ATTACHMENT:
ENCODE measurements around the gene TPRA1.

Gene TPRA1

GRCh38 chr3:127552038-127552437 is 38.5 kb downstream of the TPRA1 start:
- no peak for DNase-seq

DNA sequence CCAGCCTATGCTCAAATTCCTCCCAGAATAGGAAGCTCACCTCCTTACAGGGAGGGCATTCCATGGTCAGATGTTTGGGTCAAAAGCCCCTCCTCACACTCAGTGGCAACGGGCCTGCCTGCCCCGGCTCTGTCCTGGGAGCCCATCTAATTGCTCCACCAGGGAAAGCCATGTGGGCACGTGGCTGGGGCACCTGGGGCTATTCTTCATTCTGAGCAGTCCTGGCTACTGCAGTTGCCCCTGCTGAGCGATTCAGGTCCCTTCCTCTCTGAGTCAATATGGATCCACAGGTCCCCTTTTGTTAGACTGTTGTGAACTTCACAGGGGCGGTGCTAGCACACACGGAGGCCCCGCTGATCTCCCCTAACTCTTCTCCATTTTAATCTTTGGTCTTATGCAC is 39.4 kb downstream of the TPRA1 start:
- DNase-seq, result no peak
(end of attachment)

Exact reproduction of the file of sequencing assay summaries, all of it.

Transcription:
ENCODE measurements around the gene TPRA1.

Gene TPRA1

GRCh38 chr3:127552038-127552437 is 38.5 kb downstream of the TPRA1 start:
- no peak for DNase-seq

DNA sequence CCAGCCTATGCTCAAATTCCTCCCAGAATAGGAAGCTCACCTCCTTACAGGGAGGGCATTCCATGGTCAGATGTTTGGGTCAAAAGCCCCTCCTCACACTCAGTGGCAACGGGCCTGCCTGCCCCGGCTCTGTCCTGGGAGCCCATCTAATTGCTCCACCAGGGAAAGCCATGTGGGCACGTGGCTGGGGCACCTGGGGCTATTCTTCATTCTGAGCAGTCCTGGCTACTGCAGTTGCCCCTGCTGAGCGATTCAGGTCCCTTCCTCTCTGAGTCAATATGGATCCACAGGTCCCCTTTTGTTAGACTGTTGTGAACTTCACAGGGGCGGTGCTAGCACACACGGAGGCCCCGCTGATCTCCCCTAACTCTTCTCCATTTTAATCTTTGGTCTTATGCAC is 39.4 kb downstream of the TPRA1 start:
- DNase-seq, result no peak